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Of such importance in the dark, With erring haste, but rather stay, And do't in th' open face of day; And in the mean time go in quest Of next retreat to take his rest.

The end of the fourth Canto.

De différer au lendemain
A faire la chose promise,
Jugeant que, pour telle entreprise
Qui dût couronner son amour,
Il fallait attendre le jour,
Et chercher cependant un gîte,
Pour se reposer au plus vîte.

Fin du quatrième Chant.



The Knight and Squire, in hot dispute,
Within an ace of falling out,
Are parted with a sudden fright
Of strange alarm, and stranger sight;
With which adventuring to stickle,
They're sent away in nasty pickle.


'Tis strange how some men's tempers suit
(Like bawd and brandy ) with dispute ,
That for their own opinions stand fast
Only to have them claw'd and canvass'd;
That keep their consciences in cases,
As fiddlers do their crowds and bases,
Ne'er to be us'd but when they're bent
To play a fit for argument;
Make true and false, unjust and just,
Of no use but to be discuss'd;

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Le chevalier et l'écuyer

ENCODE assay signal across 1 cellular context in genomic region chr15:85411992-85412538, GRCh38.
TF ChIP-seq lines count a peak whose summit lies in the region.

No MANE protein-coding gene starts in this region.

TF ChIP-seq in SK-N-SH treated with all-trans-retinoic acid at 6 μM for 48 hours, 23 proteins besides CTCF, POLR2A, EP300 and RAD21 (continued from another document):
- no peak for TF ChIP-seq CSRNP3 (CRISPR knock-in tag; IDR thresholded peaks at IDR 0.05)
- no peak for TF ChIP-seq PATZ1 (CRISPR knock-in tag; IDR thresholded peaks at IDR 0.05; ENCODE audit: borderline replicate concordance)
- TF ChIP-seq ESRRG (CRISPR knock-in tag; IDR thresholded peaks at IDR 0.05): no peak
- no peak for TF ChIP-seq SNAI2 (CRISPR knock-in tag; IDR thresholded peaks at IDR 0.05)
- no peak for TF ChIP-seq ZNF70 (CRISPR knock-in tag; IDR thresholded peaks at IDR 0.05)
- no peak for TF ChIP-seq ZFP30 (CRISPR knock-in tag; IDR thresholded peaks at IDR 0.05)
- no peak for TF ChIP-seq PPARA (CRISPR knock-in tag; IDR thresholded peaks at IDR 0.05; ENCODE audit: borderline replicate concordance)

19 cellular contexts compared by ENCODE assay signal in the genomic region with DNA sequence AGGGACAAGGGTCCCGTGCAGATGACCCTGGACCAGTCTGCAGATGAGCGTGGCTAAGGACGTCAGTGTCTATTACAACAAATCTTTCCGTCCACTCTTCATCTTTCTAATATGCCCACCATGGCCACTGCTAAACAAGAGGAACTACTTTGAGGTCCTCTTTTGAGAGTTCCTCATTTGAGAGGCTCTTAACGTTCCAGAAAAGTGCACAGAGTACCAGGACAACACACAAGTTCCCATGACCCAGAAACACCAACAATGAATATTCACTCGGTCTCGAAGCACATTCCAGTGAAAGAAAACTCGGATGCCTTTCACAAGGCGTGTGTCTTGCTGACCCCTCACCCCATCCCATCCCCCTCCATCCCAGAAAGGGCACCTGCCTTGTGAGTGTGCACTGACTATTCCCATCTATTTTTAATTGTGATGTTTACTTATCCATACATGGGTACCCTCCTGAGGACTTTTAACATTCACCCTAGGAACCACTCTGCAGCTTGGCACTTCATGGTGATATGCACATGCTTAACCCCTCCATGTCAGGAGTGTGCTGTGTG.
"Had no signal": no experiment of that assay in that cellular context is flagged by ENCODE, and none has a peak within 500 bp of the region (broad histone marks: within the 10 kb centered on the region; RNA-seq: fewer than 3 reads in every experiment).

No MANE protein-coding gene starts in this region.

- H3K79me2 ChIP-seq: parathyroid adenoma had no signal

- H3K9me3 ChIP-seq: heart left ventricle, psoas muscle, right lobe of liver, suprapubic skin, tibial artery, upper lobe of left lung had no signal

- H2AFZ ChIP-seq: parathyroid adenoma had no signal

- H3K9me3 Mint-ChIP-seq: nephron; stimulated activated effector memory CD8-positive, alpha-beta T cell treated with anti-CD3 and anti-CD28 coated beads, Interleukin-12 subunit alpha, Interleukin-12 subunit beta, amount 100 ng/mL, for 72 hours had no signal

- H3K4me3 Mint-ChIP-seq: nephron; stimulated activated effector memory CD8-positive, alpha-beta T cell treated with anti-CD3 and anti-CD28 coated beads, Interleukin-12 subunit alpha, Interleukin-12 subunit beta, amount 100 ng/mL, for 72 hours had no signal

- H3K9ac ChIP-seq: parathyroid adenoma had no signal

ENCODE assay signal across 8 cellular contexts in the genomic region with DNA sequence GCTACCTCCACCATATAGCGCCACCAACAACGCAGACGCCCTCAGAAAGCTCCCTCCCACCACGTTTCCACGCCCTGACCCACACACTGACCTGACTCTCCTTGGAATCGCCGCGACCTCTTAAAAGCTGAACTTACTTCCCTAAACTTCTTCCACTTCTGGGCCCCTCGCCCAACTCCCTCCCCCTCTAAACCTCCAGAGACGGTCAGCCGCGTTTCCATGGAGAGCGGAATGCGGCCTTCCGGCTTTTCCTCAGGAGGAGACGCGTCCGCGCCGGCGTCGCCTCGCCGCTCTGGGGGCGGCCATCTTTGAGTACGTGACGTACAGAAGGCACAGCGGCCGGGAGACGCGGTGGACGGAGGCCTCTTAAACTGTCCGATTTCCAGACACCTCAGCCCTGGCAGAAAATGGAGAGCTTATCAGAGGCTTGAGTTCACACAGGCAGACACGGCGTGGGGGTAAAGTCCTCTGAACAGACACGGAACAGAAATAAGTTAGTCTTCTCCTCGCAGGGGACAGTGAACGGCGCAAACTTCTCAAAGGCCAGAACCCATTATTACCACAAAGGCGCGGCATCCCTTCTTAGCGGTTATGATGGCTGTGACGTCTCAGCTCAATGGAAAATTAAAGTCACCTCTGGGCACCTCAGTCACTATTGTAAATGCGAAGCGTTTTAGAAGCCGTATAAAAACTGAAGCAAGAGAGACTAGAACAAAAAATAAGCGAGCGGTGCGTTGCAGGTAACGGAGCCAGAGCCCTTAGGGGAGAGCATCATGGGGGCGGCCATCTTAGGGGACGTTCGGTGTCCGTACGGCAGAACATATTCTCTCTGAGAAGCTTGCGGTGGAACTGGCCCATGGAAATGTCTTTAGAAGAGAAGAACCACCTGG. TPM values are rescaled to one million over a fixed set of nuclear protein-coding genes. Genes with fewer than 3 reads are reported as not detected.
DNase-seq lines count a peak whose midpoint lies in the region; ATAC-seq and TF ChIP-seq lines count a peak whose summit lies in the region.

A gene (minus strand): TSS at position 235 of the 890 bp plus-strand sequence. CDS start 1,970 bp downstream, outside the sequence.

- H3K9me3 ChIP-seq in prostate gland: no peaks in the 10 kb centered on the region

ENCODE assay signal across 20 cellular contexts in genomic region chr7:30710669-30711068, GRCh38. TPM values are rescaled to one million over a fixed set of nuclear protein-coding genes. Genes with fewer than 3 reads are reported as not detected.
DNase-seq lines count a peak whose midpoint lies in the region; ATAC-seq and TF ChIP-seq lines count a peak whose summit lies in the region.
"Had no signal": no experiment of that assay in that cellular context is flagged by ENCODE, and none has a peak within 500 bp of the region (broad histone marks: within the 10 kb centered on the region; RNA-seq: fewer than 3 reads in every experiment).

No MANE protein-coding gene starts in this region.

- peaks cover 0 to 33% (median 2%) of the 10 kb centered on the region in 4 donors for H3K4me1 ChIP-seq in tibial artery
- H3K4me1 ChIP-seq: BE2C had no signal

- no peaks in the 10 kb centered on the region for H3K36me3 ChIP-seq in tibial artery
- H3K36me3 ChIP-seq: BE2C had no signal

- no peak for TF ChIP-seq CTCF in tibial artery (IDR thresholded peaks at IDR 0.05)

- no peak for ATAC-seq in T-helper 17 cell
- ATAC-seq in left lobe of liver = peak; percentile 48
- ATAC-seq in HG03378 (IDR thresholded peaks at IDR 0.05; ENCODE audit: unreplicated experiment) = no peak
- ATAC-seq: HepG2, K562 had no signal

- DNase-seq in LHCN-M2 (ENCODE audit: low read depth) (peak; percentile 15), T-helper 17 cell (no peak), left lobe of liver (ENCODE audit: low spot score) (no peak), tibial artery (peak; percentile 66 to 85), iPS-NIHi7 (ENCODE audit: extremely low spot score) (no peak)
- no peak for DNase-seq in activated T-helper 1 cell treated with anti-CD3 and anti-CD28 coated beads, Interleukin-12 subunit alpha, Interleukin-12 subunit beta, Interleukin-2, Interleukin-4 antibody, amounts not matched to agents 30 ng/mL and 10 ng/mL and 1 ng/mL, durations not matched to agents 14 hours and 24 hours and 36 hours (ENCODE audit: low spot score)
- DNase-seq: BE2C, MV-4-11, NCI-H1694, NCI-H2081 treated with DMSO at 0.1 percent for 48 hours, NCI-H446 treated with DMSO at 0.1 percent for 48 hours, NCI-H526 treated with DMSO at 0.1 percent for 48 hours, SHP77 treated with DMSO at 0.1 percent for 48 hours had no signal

Disputant, préts à se brouiller,
Sont séparés par une alarme
Que leur donne étrange vacarme;

veulent mettre le nez,
Ils s'en retournent embernés.

Ils y


Il est étrange que des

gens A disputer passent leur temps, Plus enclins à cette manie, Que maquerelle à l'eau-de-vie. Ils n'ont aucune opinion, Sinon pour

la discussion; Leurs consciences sont en caisse , (50) Comme violons, qu'on y laisse, Et qu'on en tire seulement Pour en jouer un argument. Le faux, le vrai, dans leur systéme,

Dispute and set a paradox,
Like a straight boot upon the stocks,
And stretch it more unmercifully
Than Helmont, Montaign, White, or Tully.
So th' ancient Stoics, in their porch,
With fierce dispute maintain'd their church;
Beat our their brains in fight and study,
To prove that virtue is a body;
That bonum is an animal,
Made good with stout polemic brawl;
In which some hundreds on the place
Were slain outright; and many a face
Retrench'd of nose, and eyes, and beard,
To maintain what their sect averr'd:
All which the Knight and Squire, in wrath,
Had like t have suffered for their faith,
Each striving to make good his own,
As by the sequel shall be shown.

The sun had long since, in the lap
Of Thetis, taken out his nap,
And, like a lobster boil'd, the morn
From black to red began to turn;

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